A couple of days ago we had a lovely day and I am happy to report that all the Mason bee cocoons are now outside, gradually emerging within the seclusion of the hatching chamber of their little yellow roofed, A-frame house. Soon they will be busy pollinating the apple trees, which have yet to burst into bloom.

Things on our island are normally about a month later than the southern islands, where at Easter, great clouds of plum and cherry blossom filled the air with their soft scents. The bees there were happy,  buzzing greedily about their business.

It is an exciting time in the gardening year. I feel pleasantly overwhelmed by all the tasks competing for my attention. Every day, when it is not pouring with rain, I dig a little bit in the vegetable garden, preparing patches of ground as I go. I spread compost over the previously well-limed soil. I add some bone meal, blood meal and Gaia Green, a chemical-free natural organic fertilizer, before  planting the vegetable seeds and starts. Here a few peas, there some potatoes (no lime for these), a patch of leeks next to the garlic patch,  some parsnip seed there beside the pea patch, and so on until gradually, eventually, all will more or less be planted.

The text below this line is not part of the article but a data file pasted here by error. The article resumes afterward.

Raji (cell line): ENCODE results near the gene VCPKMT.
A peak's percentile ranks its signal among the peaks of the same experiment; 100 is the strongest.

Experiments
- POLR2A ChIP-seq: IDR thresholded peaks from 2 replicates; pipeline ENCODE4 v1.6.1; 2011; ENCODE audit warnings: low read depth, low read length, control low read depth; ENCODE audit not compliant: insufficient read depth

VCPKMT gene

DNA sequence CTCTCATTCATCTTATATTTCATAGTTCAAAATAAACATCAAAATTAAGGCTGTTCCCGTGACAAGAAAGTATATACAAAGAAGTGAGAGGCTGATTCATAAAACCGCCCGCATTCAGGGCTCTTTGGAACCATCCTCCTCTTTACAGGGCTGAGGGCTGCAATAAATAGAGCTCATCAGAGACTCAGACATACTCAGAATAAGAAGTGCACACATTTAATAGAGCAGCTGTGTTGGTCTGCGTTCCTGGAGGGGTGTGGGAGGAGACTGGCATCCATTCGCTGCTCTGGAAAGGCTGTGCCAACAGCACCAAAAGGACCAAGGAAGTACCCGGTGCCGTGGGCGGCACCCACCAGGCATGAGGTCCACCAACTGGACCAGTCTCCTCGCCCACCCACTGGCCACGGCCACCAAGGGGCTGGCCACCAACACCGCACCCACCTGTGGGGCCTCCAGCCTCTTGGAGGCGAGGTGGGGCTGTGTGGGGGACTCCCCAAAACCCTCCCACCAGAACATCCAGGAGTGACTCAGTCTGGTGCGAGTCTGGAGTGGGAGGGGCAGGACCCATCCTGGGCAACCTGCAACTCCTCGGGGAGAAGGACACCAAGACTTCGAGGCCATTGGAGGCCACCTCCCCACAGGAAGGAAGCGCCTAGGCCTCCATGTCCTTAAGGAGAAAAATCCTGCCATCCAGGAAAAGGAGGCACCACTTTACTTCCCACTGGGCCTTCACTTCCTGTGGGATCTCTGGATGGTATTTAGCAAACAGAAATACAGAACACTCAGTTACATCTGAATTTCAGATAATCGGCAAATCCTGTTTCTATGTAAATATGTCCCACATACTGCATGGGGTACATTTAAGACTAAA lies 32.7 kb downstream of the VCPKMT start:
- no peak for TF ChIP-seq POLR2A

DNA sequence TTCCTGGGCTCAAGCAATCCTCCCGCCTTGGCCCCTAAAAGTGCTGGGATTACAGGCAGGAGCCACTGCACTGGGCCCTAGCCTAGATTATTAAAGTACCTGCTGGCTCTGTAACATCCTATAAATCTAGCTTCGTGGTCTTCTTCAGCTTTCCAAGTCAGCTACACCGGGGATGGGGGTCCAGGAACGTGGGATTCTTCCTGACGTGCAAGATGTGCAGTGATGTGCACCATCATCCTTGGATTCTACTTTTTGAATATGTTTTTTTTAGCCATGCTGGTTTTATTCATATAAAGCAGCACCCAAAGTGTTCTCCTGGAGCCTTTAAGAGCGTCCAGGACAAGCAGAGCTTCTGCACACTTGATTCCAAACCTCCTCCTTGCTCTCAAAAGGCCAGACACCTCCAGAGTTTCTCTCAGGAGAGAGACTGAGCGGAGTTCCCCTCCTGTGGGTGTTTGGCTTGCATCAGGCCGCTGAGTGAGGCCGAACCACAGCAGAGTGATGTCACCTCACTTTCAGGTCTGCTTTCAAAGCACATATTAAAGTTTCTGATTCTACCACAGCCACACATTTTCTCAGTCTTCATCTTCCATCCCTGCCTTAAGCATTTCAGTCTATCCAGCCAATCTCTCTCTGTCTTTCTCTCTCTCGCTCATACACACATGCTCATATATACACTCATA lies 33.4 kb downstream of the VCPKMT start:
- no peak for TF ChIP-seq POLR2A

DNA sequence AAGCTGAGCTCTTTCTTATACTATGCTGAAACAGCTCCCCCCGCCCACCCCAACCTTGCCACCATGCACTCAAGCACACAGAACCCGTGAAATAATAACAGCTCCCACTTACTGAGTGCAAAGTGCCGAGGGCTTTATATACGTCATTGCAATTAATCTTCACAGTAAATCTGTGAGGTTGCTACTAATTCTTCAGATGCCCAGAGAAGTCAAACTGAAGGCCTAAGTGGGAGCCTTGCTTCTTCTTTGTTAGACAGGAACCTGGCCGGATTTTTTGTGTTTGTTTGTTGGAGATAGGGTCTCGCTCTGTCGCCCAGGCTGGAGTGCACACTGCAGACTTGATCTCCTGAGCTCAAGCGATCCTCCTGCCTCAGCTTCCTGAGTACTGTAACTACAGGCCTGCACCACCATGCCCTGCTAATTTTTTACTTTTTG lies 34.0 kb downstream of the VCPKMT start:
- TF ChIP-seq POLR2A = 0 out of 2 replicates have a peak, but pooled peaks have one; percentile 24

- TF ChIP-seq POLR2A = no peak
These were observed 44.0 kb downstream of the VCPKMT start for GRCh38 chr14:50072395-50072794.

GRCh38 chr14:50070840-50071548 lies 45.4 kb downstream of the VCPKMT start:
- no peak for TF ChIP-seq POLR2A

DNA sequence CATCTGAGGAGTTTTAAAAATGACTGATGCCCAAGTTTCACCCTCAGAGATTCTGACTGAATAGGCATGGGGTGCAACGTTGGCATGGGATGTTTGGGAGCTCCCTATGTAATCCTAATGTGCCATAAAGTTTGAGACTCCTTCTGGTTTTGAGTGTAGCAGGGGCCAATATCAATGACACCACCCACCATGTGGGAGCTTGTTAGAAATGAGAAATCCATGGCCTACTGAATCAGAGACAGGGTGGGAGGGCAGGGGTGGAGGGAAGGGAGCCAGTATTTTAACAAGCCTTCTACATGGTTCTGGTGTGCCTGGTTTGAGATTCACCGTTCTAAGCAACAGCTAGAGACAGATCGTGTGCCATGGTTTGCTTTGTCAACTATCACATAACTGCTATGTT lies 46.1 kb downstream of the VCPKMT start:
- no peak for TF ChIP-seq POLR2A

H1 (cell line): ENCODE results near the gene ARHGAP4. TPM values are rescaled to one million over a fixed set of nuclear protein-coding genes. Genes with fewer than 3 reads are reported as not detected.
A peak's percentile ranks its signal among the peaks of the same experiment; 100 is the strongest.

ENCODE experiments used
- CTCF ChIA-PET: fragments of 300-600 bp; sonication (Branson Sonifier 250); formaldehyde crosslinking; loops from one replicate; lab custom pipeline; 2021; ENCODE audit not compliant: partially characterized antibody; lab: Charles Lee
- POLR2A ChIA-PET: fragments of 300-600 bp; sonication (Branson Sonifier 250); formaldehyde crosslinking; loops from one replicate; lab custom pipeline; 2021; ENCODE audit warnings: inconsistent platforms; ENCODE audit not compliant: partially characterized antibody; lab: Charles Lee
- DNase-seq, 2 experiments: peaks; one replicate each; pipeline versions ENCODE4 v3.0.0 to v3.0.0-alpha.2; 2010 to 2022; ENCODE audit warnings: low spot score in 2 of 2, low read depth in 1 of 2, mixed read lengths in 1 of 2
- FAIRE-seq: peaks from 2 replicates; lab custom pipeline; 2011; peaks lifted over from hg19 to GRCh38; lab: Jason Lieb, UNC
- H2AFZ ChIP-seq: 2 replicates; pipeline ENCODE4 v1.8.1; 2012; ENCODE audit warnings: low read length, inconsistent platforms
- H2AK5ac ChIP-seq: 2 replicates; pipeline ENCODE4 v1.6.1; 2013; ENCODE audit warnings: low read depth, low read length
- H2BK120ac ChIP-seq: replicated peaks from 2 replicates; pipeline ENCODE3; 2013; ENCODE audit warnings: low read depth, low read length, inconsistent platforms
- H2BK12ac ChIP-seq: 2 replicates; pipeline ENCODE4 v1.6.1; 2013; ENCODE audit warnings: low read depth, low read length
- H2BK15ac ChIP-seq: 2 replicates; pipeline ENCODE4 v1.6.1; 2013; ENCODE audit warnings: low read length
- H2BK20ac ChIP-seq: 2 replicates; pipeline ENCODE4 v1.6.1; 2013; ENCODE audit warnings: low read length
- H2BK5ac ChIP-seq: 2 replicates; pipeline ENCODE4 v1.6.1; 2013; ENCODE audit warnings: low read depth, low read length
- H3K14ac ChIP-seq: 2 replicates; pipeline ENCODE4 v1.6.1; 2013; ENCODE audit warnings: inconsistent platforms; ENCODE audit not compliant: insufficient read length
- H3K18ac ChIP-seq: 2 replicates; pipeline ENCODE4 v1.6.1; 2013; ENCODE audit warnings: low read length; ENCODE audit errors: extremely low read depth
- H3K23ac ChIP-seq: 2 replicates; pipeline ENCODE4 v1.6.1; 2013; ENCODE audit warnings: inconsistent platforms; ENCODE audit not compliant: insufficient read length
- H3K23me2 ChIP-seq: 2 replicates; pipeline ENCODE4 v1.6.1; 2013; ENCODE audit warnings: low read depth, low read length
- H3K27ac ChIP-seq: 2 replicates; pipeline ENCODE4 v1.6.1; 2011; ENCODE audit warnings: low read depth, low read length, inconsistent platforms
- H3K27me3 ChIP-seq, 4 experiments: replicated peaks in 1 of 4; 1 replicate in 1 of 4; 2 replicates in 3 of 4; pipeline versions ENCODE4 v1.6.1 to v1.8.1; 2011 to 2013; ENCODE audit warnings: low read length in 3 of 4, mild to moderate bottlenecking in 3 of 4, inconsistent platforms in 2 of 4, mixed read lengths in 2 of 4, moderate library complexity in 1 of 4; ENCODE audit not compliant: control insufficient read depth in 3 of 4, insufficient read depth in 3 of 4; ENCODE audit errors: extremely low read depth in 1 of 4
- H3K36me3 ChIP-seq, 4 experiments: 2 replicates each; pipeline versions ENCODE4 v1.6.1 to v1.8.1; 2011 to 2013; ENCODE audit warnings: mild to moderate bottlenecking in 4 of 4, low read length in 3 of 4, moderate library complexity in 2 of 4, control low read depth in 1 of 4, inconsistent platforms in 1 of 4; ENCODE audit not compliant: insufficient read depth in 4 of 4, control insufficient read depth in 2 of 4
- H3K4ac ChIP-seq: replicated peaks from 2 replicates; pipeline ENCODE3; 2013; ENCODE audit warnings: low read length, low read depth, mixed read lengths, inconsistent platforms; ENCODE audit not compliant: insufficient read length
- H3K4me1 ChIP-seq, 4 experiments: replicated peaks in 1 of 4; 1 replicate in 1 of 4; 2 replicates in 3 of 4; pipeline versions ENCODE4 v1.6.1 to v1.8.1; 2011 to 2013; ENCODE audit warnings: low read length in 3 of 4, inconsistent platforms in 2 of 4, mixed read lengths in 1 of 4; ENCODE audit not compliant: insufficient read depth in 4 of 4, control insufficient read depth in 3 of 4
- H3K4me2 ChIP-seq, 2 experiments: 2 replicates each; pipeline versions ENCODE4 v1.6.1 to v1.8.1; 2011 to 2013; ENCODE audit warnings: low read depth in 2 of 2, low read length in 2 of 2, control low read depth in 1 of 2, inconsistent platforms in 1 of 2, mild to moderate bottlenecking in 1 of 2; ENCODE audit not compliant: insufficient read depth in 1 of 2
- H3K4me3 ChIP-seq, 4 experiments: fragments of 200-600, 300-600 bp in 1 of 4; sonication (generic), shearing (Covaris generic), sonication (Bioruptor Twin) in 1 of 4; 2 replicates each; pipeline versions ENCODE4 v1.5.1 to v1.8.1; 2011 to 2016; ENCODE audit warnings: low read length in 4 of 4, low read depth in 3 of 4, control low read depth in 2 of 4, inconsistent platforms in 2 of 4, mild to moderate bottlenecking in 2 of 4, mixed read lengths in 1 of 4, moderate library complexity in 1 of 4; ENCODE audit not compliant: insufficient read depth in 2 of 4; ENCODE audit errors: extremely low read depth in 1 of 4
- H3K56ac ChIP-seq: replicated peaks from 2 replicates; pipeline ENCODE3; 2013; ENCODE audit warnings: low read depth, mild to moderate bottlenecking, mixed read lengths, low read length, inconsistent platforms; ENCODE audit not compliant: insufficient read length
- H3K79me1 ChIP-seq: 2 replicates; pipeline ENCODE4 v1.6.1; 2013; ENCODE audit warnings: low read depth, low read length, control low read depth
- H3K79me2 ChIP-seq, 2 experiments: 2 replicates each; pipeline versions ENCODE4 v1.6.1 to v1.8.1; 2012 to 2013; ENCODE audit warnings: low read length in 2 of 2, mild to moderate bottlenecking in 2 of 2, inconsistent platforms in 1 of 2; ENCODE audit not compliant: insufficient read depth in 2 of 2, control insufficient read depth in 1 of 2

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By then we will have reached the middle of the growing season, and there will be bit of a pause before once again, the weeding, the watering, the tending and harvesting will begin to consume the remaining days of summer.

©Claudia Lake, claudlakeblog, Island Time
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8 thoughts on “To Bee or Not to Bee….”

    1. Thanks for your comment and questions, nice to hear from you.

      All that rhubarb gets eaten up one way or another. For dessert we eat almost exclusively fruit crumbles; rhubarb is the main ingredient for this from about mid-April to the end of June or so. Rhubarb freezes very well (chopped up and straight into a freezer bag) for use all winter long in more crumble (plain or mixed with other fruit and berries)as well as cakes, muffins, pies etc. I also use rhubarb to make a refreshing beverage; rhubarb cooked with water and some sugar, boiled and strained, then bottled; to be mixed with plain or sparkling water (this would make a good cocktail with a dollop of champagne, vodka or gin!). Then there is jam, chutney, or simply baked or stewed with a bit of sugar (adding a sprig of the herb Sweet Cicely is supposed to help sweeten rhubarb, allowing for less sugar). Baked rhubarb with custard sauce is another delicious dessert. I am planning to write a post about rhubarb soon, so stay tuned!